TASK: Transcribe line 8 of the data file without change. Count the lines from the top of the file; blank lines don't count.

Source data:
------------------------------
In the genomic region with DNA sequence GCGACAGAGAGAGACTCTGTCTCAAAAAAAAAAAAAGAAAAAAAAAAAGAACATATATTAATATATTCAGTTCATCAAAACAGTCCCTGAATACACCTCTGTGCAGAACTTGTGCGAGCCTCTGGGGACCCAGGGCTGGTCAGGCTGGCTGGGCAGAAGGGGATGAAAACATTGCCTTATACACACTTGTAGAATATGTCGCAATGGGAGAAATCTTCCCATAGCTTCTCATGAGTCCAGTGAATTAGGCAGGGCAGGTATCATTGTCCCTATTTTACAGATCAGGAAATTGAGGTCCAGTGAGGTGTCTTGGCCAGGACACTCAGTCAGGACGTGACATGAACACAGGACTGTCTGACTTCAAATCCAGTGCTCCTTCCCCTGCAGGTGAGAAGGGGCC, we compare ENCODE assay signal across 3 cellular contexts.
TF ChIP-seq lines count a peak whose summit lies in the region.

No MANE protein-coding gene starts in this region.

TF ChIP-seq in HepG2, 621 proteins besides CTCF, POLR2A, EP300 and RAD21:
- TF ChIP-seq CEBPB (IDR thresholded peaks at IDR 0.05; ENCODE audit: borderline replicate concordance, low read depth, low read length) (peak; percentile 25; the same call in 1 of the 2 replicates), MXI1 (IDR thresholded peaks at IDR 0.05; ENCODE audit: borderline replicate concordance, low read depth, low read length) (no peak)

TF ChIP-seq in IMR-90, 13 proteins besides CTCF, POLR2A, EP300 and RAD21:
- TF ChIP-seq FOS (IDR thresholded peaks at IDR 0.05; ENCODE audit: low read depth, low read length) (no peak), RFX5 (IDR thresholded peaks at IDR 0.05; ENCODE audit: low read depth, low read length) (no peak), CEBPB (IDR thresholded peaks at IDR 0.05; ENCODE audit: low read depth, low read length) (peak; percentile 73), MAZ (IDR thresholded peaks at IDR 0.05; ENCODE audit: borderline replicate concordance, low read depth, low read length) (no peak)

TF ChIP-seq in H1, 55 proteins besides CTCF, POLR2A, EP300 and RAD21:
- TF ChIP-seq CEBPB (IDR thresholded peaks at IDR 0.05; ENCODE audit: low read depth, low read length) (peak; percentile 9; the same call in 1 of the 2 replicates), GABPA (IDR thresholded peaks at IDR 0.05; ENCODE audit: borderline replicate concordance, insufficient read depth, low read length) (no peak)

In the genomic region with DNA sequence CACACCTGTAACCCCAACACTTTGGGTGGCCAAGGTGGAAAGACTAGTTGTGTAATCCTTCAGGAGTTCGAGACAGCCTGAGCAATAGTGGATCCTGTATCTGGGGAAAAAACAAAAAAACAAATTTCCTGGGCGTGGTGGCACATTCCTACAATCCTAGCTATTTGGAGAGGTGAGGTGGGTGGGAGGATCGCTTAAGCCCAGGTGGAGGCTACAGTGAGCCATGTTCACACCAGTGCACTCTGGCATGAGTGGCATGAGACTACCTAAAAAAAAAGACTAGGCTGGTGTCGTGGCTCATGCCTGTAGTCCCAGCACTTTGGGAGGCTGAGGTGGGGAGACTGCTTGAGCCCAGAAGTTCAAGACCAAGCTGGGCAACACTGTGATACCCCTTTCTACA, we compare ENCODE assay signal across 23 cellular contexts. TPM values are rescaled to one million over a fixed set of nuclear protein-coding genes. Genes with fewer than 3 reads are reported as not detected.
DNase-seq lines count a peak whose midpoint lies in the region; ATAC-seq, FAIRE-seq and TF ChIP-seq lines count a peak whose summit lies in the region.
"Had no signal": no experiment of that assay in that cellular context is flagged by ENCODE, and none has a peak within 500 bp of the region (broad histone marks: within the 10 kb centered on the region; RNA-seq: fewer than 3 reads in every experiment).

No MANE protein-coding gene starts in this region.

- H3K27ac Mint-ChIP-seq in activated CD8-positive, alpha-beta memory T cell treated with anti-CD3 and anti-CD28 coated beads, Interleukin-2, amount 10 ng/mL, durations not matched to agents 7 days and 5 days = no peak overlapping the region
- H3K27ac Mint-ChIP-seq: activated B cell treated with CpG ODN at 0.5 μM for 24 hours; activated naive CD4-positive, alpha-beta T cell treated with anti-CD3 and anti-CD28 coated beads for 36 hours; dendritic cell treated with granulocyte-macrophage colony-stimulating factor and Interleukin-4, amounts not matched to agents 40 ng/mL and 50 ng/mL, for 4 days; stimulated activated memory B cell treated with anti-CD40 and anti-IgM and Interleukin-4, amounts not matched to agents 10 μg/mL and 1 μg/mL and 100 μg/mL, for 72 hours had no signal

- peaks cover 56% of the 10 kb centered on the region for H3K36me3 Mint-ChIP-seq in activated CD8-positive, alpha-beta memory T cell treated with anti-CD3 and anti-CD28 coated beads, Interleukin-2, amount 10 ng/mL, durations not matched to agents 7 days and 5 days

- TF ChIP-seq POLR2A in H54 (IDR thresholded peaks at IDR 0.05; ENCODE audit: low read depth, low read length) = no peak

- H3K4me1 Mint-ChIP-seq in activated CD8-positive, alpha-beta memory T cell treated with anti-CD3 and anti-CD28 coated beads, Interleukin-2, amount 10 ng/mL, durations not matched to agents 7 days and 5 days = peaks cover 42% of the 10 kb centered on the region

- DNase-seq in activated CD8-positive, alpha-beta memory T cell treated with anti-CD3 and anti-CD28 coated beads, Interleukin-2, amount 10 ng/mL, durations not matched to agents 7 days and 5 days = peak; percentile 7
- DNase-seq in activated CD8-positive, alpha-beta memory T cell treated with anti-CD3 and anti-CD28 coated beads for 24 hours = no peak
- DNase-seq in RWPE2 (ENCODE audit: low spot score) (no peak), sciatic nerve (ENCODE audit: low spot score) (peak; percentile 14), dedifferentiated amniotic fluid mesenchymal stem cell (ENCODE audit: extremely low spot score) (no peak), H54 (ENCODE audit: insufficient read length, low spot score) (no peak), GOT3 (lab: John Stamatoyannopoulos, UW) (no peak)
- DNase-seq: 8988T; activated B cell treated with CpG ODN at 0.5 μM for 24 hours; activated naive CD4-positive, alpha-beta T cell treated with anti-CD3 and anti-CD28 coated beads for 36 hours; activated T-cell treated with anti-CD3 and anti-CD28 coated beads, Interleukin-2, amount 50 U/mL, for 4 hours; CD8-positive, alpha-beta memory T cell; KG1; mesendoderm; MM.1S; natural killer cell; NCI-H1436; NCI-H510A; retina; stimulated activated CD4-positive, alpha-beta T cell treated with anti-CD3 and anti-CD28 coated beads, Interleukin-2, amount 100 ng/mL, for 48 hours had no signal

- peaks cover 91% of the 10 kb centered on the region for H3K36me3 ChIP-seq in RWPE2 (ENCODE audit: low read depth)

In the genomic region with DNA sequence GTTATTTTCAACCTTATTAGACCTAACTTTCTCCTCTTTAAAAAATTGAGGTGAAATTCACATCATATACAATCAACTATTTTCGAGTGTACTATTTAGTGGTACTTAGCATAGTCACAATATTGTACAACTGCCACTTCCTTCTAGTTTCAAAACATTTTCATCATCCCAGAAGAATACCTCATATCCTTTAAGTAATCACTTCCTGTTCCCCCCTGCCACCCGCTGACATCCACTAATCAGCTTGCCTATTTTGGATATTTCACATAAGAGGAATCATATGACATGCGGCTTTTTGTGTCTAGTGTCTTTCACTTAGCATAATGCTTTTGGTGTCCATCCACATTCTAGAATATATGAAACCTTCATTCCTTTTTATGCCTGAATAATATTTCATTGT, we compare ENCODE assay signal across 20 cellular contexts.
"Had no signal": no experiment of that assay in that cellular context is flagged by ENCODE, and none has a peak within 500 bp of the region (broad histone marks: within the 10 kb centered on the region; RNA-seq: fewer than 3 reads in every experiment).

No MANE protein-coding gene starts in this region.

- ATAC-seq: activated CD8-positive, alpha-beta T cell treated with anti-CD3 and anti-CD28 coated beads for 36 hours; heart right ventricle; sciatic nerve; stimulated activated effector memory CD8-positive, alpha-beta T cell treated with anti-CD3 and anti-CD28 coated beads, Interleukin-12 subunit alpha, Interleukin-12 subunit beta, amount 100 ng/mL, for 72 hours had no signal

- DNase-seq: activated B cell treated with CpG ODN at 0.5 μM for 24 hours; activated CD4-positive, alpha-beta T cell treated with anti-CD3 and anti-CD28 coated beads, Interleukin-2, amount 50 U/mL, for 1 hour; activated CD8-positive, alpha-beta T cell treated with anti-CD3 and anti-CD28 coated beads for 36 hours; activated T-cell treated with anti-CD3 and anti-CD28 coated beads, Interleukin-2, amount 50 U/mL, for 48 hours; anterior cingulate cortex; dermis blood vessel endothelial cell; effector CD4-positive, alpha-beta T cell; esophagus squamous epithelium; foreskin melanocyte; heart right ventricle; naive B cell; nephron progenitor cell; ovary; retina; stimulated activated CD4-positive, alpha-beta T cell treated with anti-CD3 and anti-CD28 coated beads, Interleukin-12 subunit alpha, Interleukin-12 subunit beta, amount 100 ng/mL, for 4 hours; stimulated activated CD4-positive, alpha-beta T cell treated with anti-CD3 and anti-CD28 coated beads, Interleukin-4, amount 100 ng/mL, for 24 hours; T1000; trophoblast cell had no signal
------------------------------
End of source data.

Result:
TF ChIP-seq in H1, 55 proteins besides CTCF, POLR2A, EP300 and RAD21: